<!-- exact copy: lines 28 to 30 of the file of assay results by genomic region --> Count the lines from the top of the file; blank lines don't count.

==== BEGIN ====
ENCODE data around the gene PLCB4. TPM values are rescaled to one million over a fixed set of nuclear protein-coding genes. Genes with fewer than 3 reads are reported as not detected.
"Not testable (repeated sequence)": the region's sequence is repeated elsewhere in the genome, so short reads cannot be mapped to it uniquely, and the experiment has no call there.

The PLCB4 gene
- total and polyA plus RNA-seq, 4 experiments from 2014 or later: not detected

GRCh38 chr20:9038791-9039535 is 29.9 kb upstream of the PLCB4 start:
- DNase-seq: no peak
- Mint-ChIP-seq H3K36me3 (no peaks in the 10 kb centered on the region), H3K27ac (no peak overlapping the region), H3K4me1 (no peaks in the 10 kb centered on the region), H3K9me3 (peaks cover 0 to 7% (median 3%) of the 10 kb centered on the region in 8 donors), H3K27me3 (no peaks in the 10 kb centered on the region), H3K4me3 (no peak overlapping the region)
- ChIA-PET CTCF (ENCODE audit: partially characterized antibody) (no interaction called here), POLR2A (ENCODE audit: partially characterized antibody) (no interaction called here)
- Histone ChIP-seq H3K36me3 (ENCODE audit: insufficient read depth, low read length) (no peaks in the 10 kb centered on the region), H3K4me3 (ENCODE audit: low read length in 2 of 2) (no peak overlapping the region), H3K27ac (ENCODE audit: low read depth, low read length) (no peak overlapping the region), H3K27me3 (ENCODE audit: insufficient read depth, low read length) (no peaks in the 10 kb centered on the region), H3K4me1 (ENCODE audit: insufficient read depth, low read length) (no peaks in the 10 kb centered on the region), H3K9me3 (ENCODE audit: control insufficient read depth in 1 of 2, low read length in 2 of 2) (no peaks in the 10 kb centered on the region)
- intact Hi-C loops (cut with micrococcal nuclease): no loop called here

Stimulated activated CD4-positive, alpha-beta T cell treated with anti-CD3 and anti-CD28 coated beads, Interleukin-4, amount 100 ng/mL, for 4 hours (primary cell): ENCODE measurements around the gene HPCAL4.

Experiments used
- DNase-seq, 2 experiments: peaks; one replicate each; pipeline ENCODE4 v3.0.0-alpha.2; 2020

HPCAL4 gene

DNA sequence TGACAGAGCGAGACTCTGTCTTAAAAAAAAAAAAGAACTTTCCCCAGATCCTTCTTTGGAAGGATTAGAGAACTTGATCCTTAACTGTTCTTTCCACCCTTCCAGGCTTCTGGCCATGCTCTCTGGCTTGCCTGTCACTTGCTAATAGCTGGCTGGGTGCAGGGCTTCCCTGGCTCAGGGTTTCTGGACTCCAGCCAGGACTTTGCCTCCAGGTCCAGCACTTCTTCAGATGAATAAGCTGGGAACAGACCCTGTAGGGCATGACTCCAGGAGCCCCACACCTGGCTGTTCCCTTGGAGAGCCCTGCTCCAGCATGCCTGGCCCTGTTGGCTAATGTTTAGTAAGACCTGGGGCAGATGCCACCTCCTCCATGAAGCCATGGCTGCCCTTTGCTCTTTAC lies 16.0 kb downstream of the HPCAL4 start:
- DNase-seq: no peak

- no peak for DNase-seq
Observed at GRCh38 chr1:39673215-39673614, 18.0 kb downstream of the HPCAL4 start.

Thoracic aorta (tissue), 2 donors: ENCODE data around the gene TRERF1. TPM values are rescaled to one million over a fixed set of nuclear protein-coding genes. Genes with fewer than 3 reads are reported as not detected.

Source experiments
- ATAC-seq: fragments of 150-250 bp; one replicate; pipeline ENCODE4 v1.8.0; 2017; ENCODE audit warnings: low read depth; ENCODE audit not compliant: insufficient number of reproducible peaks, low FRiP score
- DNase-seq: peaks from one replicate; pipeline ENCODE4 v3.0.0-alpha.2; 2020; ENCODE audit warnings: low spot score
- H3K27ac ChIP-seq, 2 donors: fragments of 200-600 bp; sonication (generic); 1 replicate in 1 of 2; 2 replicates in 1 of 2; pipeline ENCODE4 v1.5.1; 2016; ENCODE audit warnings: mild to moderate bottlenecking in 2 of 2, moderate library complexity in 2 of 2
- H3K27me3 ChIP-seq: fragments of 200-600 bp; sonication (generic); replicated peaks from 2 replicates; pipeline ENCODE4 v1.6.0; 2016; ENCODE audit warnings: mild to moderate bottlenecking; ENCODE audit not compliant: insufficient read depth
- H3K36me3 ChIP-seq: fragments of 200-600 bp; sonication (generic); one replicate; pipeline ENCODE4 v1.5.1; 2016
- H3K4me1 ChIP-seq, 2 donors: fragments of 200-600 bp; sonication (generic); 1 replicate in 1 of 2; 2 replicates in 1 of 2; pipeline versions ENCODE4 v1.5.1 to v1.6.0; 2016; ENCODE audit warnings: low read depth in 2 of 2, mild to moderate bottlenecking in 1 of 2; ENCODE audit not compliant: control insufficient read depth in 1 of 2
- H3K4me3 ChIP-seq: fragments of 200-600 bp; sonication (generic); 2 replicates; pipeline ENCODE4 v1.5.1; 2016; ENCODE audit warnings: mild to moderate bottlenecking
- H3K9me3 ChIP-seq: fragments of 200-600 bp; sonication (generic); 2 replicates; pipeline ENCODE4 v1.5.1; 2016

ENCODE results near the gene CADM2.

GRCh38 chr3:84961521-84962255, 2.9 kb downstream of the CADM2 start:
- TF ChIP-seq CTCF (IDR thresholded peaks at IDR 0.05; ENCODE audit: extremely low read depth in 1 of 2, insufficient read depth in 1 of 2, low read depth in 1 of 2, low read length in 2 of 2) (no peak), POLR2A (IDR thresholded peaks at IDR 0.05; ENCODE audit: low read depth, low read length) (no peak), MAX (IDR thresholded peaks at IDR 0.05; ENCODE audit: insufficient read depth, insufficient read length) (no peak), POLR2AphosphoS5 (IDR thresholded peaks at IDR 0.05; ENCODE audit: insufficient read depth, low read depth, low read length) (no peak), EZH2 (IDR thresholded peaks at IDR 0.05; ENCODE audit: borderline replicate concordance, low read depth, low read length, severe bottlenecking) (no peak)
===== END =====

- H3K9me3 ChIP-seq: fragments of 200-600 bp; sonication (generic); 2 replicates; pipeline ENCODE4 v1.5.1; 2016

ENCODE results near the gene CADM2.

GRCh38 chr3:84961521-84962255, 2.9 kb downstream of the CADM2 start: